I’ve worked with countless teamsters over the years, most of whom were (and are) solid people. As in all the crafts, a few bad apples in the ranks can stink things up for the rest, but by and large they’re a hard-working group. They arise before dawn to get the equipment trucks on location before the rest of the crew arrives, and are among the last to leave at the end of a very long day. The nature of their work -- lots of waiting all day long -- makes them ripe targets for a cottage industry of teamster jokes*, but a good teamster crew can be an enormous help to any production. I didn't realize just how good those guys (and women) were until I saw a teamster hop in the cab of a five ton truck towing a genny, then back the rig a quarter mile down a narrow country road at 15 mph as if the truck and genny were on rails. The driver made it look easy, but believe me, it’s not. Next time you have occasion to rent a U-Haul trailer, hook that baby up behind the family SUV and try backing down the block at even 5 mph.

On second thought, don't -- if you're not a professional driver, you'll likely end up with a jackknifed trailer and God knows how much damage to it and your car. The point is, driving big, heavily loaded equipment trucks around LA and beyond is not a trivial task. It takes skill, experience, and a bleary-eyed stamina to do the job day after 16 hour day on set. And although many teamsters have taken full advantage of their position to milk productions down through the years, so has everyone else above and below the line.

If you think producers and studio execs don't feather their nests at the expense of every type of production, you're living in the deepest wells of denial. One way or another, this goes on at every level of the biz -- it's just the way things are -- so I'll be pulling for the Teamsters to extract their additional one percent raise (just like the three percent the rest of us got last time around) over the terminally greedy, cheap-ass, penny-pinching, motherf***ing Producers Association, a group that tries to grind us all further into the dirt with every new contract.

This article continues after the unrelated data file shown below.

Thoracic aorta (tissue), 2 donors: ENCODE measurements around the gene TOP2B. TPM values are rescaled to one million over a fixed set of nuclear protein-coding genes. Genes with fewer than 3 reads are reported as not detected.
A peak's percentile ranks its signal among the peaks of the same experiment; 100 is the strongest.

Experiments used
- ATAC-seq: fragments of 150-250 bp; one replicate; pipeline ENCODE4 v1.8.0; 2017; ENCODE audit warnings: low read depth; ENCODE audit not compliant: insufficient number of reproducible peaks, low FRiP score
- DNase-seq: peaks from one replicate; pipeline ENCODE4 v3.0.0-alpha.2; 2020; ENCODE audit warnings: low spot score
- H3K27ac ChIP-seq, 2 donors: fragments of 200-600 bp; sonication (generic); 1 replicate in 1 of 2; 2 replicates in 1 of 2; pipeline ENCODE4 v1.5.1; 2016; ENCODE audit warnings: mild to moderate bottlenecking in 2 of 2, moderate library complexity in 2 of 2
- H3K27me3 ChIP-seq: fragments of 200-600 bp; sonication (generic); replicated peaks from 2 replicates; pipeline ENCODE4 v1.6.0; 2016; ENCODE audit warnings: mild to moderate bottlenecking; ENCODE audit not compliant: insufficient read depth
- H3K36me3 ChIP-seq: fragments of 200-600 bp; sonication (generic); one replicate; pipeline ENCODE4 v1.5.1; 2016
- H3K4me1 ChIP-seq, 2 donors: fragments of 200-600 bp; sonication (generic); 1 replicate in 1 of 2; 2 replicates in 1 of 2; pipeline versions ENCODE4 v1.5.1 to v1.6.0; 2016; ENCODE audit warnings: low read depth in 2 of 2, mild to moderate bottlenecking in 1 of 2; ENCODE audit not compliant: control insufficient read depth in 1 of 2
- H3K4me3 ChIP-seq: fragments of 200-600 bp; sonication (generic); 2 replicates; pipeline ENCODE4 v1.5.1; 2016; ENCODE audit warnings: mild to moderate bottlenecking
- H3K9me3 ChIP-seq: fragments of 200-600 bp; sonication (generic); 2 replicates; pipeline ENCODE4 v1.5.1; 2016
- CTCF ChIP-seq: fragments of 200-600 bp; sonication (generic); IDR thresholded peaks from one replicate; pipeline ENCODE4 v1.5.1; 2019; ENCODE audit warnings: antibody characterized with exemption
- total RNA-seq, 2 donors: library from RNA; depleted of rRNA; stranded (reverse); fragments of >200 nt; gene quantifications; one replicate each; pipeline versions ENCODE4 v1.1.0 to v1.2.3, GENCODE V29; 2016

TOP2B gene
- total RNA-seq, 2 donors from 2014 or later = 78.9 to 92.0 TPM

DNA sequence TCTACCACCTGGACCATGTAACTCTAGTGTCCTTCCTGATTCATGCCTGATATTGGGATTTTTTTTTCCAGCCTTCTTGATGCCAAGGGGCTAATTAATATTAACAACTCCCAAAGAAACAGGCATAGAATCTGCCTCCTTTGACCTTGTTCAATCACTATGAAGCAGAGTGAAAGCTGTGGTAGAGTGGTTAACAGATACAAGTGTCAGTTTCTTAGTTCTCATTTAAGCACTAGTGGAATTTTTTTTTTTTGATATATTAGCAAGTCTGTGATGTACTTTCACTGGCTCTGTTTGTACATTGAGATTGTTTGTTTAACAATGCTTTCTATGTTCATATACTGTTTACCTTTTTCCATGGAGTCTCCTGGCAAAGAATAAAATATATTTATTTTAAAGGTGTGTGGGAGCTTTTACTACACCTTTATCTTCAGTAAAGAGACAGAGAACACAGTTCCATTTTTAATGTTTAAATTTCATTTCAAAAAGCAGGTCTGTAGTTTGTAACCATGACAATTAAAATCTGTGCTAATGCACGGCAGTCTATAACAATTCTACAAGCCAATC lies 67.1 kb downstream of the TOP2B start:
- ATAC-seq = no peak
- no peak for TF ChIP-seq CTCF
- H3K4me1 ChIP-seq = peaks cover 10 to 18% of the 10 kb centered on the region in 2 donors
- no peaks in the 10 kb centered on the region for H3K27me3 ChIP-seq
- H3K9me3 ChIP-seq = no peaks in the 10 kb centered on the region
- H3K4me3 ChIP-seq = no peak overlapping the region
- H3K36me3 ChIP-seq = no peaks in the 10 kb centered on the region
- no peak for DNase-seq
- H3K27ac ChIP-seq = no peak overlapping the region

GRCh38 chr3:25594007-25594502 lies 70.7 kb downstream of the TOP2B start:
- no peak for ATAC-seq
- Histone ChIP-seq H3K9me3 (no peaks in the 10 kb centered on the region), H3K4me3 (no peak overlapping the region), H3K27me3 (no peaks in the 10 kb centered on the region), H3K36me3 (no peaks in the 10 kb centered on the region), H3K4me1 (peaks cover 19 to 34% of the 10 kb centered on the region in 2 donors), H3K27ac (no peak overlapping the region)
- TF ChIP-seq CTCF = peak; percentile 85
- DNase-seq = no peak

But the bottom line is stark -- none of us who work in Hollywood can afford another strike right now. I'll be keeping my fingers crossed that push doesn't come to shove as this next week unfolds.

* How can you spot a teamster’s kids at school? They’re the ones watching the other kids play. Why does the teamster logo feature the image of horses? Because teamsters and horses are the only animals that can sleep standing up. Ba-da-bump...


A.J. said...

Today, Nikki Finke posted this headline on her blog: "Teamsters Local 399 Ratify Contract Today; Moguls Were Never Worried About Strike."


*What was the last thing Jesus said to the Teamsters?
"Don't do anything until I come back."

Anonymous said...

I have worked in transpo and it bothers me the rep they have. Granted some of it may be warranted, but I've seen first-hand what a good transpo coordinator will do for the production, which is everything and anything. I find it comical that they are the first union ostracized when things go sour, but when any of the departments need anything, Transpo is the first department they call.

Michael Taylor said...

AJ --

I grabbed the first teamster I saw this morning at 6:05 a.m. to ask how the vote went. Good news for all of us. Now we can hunker down to await the shit-rain of 2011...

Anonymous --

There's a grain of truth in every cliche, but I hope you didn't read this post as a criticism of the teamsters. Like I said, I've seen what a difference a good transpo department can make when it comes to helping a show run smoothly -- and it's huge. On the flip side of that the coin, a bad transpo department can hobble a show. I've seen that happen too, but very rarely.

I think the producers should have offered the same 3% raise to the teamsters as they did to the rest of us, and I'm not happy the drivers had to settle for 2%. It appears the producers strategy is to grind us all down one at a time, and keep lowering the bar with each successive contract. Raises have been 3%/yearly as long as I can remember -- essentially, a cost-of-living adjustment -- but now those bastards want to set 2% as the new standard?

That stinks.

Still, I'm really happy they didn't vote to strike. Like so many others, I'm still trying to catch up from the WGA strike in 2008.